Richest 1% cause more than double CO2 emissions of poorest half of humanity – Oxfam

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Richest 1% cause more than double CO2 emissions of poorest half of humanity – Oxfam
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21 September 2020
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Research by anti-poverty charity Oxfam and the Stockholm Environment Institute reveals carbon dioxide emissions rose by 60 percent from 1990 to 2015. The report blames the wealthiest one percent for 15 percent of those emissions.

That is more than twice as much carbon dioxide as emitted by the poorer half of the world. The study also showed that the richest 10 percent of the global population, comprising about 630 million people, was responsible for about 52 percent of global emissions over that period. Globally, that 10 percent comprises those with incomes above $35,000 a year, and the richest one percent are those earning more than $100,000.

The report warns that rampant overconsumption and the rich world’s addiction to high-carbon transport are exhausting the world’s “carbon budget.” Tim Gore, Head of Policy, Advocacy and Research at Oxfam and the author of the report, said that, “The over-consumption of the wealthy is fueling the climate crisis, yet it is poor communities and young people who are paying the price. Such extreme carbon inequality is a direct consequence of our governments’ decades-long pursuit of grossly inequal and carbon-intensive economic growth.”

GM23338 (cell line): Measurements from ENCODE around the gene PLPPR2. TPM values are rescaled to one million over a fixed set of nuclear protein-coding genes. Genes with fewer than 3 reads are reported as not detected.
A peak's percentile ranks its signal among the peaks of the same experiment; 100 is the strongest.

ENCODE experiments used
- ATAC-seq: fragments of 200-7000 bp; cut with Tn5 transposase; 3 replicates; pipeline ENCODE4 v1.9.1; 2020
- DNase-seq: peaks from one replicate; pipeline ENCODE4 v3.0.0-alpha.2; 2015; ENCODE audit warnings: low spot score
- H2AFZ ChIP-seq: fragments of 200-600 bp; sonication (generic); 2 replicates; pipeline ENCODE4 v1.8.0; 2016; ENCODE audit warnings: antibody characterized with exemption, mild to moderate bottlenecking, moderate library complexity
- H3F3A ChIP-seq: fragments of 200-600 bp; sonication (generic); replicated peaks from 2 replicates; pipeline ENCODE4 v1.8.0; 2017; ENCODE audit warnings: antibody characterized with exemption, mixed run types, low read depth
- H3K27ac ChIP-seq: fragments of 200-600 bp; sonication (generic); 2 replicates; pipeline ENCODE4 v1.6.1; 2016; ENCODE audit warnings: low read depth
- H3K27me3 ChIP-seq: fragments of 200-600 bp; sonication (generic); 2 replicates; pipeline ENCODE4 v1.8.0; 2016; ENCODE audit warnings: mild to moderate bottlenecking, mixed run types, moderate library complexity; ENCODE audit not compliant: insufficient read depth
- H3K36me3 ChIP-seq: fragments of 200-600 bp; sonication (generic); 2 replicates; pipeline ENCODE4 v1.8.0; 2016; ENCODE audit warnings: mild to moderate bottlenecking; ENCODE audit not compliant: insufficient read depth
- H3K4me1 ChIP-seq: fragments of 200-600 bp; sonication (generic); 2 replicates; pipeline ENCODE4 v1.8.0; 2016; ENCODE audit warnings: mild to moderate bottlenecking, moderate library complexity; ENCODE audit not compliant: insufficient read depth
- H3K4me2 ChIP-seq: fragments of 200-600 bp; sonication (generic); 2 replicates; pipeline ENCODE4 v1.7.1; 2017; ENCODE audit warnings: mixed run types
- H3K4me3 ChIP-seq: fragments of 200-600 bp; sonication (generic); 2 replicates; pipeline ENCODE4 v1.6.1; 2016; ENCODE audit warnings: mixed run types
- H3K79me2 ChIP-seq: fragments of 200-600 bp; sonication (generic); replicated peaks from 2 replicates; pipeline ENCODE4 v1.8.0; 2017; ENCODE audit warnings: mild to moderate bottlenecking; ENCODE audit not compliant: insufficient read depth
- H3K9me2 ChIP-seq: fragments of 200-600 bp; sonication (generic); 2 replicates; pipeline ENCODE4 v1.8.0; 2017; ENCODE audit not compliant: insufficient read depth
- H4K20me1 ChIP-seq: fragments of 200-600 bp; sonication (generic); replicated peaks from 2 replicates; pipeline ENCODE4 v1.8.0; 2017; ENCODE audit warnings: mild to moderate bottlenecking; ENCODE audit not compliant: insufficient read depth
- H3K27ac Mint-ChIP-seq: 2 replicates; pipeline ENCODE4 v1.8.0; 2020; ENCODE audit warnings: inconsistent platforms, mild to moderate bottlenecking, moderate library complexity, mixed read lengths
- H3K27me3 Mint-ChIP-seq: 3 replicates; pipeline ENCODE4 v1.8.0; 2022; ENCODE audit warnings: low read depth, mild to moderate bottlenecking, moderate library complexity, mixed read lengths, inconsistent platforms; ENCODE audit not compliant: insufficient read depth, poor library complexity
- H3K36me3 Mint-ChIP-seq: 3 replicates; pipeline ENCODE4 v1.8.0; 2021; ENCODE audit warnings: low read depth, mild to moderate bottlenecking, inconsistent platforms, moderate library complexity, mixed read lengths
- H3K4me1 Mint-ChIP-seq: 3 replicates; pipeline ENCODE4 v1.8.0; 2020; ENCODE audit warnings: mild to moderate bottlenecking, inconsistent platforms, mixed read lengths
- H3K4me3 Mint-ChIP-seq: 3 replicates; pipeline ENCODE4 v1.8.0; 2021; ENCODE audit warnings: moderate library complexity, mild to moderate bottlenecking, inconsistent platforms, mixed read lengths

The study said that carbon emissions are likely to rapidly rebound as governments ease Covid-related lockdowns. If emissions do not keep falling year on year, then, in the next decade, those of the world’s richest 10 percent would be enough to raise levels above the point likely to increase temperatures by 1.5C, even if the whole of the rest of the world immediately cut their emissions to zero.

“The best possible, morally defensible purpose is for all humanity to live a decent life, but [the carbon budget] has been used up by the already rich in getting richer,” said Gore.

The research paper says transport is one of the key drivers of growth in emissions, with people in rich countries showing an increasing tendency to drive high-emitting cars, such as SUVs, and take more flights. “This isn’t about people who have one family holiday a year, but people who are taking long-haul flights every month – it’s a fairly small group of people,” Gore added.

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